Dr. Thomas explains that the most comon condition that requires liver transplantation is biliary atresia, in which the external biliary system is absent. An operation can be performed in young infants to replace the absent external biliary system with a segment of intestine. The operation is called a Kasai portoenterostomy. "In one-third of the patients, the operation helps correct the problem," Dr. Thomas says. "In another third of patients, this corrective surgery is not completely successful and they may need a transplant when they reach school age. And the remaining third of these patients need a liver transplant immediately."
Another liver disorder that can lead to end-stage liver disease is fulminant liver failure, which can be caused by poisoning, for example from mushrooms or the result of a reaction to medication, or from viral hepatitis. Other groups of disorders involve problems of metabolism, such as Alpha-1 antitripsin deficiency and glycogen storage disease. Some children also suffer from autoimmune liver disease, which is similar in mechanism to systemic lupus or rheumatoid arthritis.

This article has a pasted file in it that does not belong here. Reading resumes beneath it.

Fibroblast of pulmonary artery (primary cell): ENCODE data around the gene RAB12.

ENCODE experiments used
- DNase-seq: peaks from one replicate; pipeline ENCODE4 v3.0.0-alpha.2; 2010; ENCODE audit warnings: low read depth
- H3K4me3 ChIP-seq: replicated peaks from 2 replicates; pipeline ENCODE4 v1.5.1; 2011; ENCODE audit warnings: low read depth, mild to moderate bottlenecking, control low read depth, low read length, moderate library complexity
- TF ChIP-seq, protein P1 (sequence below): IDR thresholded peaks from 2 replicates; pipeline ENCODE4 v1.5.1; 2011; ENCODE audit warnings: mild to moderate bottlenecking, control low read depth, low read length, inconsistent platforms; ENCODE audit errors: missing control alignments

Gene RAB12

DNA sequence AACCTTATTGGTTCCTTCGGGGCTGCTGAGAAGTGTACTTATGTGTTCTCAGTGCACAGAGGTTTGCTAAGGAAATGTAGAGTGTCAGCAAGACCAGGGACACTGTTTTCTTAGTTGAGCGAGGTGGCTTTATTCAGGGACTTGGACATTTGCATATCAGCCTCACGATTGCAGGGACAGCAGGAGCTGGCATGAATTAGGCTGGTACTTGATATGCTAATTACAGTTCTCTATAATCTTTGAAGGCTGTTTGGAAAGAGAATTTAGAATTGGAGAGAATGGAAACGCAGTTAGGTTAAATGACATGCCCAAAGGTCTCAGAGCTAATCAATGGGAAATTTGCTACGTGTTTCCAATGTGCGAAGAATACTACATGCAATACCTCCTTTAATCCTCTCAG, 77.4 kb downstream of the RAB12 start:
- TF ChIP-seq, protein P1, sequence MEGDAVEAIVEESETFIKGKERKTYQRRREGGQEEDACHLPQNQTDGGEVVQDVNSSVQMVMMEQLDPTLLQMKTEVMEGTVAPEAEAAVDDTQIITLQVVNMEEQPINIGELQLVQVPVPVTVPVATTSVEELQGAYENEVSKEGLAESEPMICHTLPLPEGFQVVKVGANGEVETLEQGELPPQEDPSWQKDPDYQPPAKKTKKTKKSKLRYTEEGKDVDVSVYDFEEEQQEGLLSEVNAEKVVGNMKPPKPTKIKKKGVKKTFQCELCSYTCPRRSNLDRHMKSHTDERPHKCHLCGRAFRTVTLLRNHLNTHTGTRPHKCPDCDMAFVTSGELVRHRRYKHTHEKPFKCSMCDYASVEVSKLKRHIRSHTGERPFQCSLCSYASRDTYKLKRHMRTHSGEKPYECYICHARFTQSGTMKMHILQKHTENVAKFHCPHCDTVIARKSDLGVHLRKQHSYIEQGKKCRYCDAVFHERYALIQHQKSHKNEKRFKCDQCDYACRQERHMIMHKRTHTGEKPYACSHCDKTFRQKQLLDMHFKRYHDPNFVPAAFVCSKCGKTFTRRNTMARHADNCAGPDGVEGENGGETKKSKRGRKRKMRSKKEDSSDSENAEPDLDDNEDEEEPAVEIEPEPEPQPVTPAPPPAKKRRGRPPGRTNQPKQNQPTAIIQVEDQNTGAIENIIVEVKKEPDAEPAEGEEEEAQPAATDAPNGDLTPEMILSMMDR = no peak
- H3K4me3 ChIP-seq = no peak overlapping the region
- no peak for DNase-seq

Connection to Small Bowel Program
Kathryn D. Anderson, M.D., Chief of Surgery at UCMG and CHLA, notes that with the addition of the liver transplant program, CHLA is now a full-service transplant center. UCMG's specialists perform heart, lung and kidney (both living-related and cadaver) and bone marrow transplantation. In addition, there is an active group researching small bowel transplantation--a challenging procedure for patients with short gut syndrome and severe intestinal dysfunction.
"In short gut syndrome, the intestine is lost and patients can't eat or digest their food," notes Dr. Anderson. "Consequently, they require a lifetime dependency on total parenteral nutrition (TPN)."